Sometimes when an insurance company doesn't do what the person insured wants them to do, the insured sues seeking to profit from the dispute, even though the policy wording is clear and unambiguous. These insureds might do better taking what the policy offers rather than wasting their time in litigation, as a recent case illustrates.
In Fiorentini v. Paul Revere Life Ins. Co., 893 F.3d 476 (7th Cir. 2018), Fiorentini gave up the right to partial disability to sue for damages to which the trial court found he was not entitled. The Seventh Circuit Court of Appeals was called on to resolve the dispute.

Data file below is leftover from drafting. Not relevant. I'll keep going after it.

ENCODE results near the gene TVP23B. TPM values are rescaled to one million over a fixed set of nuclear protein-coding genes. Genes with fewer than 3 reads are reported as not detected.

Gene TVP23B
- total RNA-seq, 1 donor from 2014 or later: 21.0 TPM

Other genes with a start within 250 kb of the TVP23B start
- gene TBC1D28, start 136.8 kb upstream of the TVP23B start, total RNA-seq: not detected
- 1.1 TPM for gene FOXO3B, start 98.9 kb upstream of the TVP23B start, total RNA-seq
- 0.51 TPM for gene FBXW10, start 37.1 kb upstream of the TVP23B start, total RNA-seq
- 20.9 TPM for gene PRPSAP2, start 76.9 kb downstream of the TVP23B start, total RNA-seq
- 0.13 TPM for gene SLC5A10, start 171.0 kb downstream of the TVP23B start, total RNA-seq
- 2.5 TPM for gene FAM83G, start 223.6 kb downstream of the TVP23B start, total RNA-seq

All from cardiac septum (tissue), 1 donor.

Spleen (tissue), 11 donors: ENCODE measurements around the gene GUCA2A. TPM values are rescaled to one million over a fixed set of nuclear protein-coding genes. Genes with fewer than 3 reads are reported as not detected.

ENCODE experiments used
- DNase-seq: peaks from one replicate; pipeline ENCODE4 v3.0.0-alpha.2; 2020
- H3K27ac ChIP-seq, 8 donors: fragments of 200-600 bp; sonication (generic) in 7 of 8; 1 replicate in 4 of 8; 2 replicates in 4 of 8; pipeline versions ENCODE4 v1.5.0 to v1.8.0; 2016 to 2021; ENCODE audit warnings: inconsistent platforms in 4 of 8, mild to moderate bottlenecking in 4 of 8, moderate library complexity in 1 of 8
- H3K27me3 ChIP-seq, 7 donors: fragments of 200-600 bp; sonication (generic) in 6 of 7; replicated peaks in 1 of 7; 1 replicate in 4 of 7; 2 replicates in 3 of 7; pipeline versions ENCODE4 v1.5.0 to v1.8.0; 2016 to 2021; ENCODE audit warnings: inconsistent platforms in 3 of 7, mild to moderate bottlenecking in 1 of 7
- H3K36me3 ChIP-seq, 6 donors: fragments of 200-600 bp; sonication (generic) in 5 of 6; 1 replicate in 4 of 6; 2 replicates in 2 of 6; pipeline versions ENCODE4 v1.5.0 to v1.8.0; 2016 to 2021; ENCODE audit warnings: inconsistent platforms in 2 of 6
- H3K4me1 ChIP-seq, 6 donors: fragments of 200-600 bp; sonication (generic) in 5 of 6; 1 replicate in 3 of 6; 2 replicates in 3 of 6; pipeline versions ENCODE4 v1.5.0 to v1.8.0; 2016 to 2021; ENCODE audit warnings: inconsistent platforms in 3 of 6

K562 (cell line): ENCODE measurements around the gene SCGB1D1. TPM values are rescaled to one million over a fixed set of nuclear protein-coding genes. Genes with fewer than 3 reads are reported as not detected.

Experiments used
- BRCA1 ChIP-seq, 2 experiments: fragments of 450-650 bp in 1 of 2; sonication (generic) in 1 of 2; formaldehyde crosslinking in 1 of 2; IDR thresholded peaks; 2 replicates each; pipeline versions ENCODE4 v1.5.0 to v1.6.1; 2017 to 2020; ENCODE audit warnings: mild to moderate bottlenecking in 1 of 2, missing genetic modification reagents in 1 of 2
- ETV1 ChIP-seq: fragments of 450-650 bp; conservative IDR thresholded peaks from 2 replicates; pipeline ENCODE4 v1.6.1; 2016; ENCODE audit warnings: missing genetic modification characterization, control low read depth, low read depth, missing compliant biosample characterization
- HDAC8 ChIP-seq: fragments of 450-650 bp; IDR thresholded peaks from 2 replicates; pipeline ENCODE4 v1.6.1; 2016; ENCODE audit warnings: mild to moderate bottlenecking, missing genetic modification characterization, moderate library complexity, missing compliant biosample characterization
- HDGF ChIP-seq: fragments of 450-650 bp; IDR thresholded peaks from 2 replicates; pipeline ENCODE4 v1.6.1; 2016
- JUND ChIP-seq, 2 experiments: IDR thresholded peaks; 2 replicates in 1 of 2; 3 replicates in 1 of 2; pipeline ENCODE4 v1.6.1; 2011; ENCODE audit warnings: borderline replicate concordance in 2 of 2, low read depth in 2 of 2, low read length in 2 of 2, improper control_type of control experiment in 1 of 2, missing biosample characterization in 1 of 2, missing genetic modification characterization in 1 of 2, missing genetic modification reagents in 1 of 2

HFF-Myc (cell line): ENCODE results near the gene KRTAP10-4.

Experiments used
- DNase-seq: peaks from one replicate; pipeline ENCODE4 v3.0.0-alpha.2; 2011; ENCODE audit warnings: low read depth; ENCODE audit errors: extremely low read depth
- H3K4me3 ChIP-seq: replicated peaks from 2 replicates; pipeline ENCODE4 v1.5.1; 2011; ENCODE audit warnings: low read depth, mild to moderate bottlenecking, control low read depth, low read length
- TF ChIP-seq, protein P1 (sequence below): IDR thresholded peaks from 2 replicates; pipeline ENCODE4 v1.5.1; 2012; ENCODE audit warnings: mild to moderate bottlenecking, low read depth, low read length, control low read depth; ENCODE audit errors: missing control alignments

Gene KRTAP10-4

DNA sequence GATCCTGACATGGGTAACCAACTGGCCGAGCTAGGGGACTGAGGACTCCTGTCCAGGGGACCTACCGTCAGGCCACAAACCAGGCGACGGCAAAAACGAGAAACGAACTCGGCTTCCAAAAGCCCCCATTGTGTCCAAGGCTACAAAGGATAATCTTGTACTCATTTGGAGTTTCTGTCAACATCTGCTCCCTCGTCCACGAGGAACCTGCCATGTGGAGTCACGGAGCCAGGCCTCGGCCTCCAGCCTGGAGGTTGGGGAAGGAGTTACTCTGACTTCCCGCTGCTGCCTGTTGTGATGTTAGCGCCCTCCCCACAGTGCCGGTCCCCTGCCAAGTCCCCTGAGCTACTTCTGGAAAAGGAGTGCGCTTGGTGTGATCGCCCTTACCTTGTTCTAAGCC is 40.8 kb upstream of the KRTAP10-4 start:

Henry Fiorentini was the owner and president of Panatech, Inc., a small technology company. When cancer treatment left him unable to perform his job, he received total disability benefits under a policy he held with the Paul Revere Life Insurance Company. Five years later, after Fiorentini was back at work and exercising full control of the company, Paul Revere notified him that he no longer qualified for the benefits. Fiorentini argued that he still satisfied the policy's requirements for total disability because even though he could perform most of his job duties, he was unable to do what it takes to generate new business. Paul Revere rejected that argument, and Fiorentini sued it for breach of contract.